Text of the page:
Carbondale Area School District officials are being accused of “criminal” behavior with regard to the deplorable condition of the former Fell Elementary School in Simpson.

Carbondale Area School District officials are being accused of “criminal” behavior with regard to the deplorable condition of the former Fell Elementary School in Simpson.
In April of 2000, the district decided to close the school and consolidate all elementary students at the expanded Carbondale Area Elementary School, located behind the high school on the district campus at 101 Brooklyn Street.  Some parents of students attending the Fell school at that time wanted to keep their kids in the community, so they formed what became the Fell Charter Elementary School.
A legal battle eventually erupted between the two entities over the former Fell Elementary, and Carbondale Area won the right to keep control of the building as long as it was being used for school purposes.  However, Fell Twp. officials and residents have complained for years that the district had essentially abandoned the facility and was letting it rot, holding onto it only to keep the charter school group from taking possession of it and building its permanent home at the site.
With the opening of the newly-constructed Fell Elementary Charter School for the start of the 2013-14 school year, Carbondale Area officials announced that the old Fell school was no longer being used for school purposes.
Earlier this year, Carbondale Area School Board agreed to transfer the property to the private foundation of developer Michael Melnick, who plans to raze the old school and construct a recreation center at the site.  The board voted unanimously in March to enter into an agreement of sale with Melnick’s foundation and quitclaim the district’s interest in the property, in as-is condition, for the amount of $1.
However, the actual transfer of the former school was delayed when a partial roof collapse occurred in building, while at the same time the board discovered that the motion it adopted in March was invalid due to a technical error.  The directors have since re-voted on the measure, correcting the technicality, and the property transfer to Melnick’s foundation has now been completed.
Last week, Fell Twp. building inspector Randy Wallis addressed the township supervisors at their meeting and told them that he recently toured the inside of what looks in all ways to be a long-abandoned facility in the former school.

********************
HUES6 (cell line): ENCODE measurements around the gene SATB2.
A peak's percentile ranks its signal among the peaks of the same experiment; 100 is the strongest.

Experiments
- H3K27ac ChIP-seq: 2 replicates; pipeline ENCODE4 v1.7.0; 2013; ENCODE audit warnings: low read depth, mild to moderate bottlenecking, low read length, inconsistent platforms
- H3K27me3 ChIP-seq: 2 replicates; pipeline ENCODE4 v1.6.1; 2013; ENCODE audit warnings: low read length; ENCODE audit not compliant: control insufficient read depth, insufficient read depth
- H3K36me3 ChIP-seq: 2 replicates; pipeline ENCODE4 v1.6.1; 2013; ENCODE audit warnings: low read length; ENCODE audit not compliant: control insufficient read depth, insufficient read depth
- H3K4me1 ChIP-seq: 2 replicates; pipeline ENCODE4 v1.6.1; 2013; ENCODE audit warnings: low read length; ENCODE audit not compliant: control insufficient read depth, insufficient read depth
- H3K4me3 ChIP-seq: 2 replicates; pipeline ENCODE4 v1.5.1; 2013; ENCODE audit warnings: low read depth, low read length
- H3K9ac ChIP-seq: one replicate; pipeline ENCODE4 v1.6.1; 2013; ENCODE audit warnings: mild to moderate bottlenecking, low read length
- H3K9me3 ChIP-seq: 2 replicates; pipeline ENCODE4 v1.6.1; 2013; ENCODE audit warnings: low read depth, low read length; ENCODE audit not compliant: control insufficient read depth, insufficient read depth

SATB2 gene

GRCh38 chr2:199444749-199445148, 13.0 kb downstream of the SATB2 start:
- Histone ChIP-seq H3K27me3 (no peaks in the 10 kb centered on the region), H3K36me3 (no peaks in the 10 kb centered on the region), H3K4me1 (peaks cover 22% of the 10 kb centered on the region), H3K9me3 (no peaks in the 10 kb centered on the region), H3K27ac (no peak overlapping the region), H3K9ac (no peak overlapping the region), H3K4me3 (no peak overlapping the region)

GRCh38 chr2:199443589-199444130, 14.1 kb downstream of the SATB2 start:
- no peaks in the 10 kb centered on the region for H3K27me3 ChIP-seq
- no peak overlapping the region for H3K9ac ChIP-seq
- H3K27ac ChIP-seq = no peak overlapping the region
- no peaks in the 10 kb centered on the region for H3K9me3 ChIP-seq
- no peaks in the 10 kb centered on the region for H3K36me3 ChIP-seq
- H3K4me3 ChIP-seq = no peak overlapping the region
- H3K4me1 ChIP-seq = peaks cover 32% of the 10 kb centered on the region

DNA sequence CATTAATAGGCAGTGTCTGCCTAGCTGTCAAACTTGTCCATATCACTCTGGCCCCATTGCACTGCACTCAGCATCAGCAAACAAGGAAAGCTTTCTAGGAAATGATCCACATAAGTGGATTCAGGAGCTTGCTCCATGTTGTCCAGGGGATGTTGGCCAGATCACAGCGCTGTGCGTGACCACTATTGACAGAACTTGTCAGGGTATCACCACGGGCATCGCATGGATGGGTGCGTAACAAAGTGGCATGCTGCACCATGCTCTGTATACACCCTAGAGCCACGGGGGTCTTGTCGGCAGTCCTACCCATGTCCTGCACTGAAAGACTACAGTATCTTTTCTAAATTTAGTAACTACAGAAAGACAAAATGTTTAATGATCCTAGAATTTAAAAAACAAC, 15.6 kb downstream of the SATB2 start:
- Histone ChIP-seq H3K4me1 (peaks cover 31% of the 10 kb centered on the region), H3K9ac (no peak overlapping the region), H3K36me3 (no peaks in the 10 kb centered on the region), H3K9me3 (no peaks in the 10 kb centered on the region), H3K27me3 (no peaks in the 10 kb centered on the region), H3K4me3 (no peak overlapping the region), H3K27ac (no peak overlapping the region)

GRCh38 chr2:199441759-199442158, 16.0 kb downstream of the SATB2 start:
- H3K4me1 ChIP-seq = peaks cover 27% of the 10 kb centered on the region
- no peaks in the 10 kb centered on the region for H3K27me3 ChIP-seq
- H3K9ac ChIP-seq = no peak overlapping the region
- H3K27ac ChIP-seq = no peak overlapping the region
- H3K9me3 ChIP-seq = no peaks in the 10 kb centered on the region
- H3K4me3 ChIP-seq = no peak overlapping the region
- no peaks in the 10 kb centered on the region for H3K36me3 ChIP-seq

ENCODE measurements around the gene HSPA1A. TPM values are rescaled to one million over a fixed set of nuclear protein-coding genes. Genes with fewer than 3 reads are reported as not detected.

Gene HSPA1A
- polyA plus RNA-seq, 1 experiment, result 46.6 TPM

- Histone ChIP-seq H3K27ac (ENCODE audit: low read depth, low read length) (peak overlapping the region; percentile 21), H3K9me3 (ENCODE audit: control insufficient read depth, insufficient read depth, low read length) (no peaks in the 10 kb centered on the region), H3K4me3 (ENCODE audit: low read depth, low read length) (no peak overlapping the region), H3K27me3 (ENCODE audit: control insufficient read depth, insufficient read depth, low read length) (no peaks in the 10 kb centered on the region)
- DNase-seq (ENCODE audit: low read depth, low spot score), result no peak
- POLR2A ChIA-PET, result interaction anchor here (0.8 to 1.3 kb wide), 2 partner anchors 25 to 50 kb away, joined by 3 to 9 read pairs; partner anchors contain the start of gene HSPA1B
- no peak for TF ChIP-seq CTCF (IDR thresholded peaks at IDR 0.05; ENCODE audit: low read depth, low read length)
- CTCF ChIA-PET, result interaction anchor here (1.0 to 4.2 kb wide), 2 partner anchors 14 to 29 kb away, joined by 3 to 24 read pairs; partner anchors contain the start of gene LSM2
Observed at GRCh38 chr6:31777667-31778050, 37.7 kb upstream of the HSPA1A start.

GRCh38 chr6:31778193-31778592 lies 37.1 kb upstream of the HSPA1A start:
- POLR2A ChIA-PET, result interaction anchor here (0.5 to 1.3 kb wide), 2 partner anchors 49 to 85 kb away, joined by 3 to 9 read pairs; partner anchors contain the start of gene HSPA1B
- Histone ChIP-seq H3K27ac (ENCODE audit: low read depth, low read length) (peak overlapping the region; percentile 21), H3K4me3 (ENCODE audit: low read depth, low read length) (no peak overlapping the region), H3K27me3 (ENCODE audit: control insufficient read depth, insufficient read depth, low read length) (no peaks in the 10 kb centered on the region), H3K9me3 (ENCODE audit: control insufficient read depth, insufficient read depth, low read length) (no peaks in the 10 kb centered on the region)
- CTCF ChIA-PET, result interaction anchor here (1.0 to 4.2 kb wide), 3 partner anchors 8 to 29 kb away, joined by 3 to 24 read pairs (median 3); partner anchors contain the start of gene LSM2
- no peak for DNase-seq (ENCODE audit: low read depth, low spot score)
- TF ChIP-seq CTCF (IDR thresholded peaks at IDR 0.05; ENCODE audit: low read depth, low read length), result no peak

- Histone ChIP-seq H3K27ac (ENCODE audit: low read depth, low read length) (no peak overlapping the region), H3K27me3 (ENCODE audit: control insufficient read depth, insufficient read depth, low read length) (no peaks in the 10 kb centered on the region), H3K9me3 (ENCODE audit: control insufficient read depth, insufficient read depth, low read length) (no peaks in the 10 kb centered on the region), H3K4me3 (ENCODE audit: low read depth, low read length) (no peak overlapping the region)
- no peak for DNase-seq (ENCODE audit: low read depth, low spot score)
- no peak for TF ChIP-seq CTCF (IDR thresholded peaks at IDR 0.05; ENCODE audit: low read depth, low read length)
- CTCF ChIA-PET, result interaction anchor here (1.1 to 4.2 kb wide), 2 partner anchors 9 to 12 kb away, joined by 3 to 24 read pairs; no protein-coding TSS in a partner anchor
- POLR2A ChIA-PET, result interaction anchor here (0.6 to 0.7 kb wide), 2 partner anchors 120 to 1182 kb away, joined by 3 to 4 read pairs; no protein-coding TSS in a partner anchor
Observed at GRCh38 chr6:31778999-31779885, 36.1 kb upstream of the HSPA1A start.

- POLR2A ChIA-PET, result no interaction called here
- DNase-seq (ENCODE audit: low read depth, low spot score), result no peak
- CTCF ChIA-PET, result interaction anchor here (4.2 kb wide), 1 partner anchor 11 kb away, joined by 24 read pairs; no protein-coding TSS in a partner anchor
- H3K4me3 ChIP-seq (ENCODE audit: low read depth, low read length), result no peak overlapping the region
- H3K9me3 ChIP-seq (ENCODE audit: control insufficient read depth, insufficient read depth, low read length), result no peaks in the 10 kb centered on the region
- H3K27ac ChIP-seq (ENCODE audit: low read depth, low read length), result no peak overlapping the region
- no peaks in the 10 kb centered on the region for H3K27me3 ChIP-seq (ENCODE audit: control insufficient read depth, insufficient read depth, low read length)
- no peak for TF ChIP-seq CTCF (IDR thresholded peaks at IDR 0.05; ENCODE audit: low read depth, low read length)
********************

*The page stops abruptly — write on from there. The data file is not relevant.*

“At the end of one hallway, you see what looks like carpeting, but it’s not,” he noted.  “It’s all moss that’s been growing there.”
“I know I’ve said this before, but it’s criminal to let the building go like that,” he argued.  “And it was done for spite, just to keep it out of the hands of the Fell Charter School.”
Wallis compared the condition that the school was left in to a willful act of property destruction.
“If you were to go over to the [Carbondale Area] high school and throw a rock through the window, you’d be arrested,” he related.  “Well, this is the same thing.”
“The taxpayers are the ones who paid for it,” he offered of the old Fell school.  “Then they [the school board members] turn around and raise taxes for their new school.  It just isn’t right.”
“I still don’t understand how no one can be held responsible,” Wallis added.
In a related matter at last week’s supervisors’ meeting, board chairman Ron Cosklo noted that work was set to get underway this week on the demolition of the old Fell school.  He said the target date is July 17.
Carbondale Area School District superintendent Joseph Gorham was on vacation last week so he wasn’t available to respond to Wallis’ remarks.
District business manager David Cerra declined to comment, saying only that the district had legal possession of the Fell school property on the basis of a decision by the Lackawanna County Court of Common Pleas.   
“But not having been there, I can’t comment on anything that was said at a Fell Township Supervisors meeting,” he noted.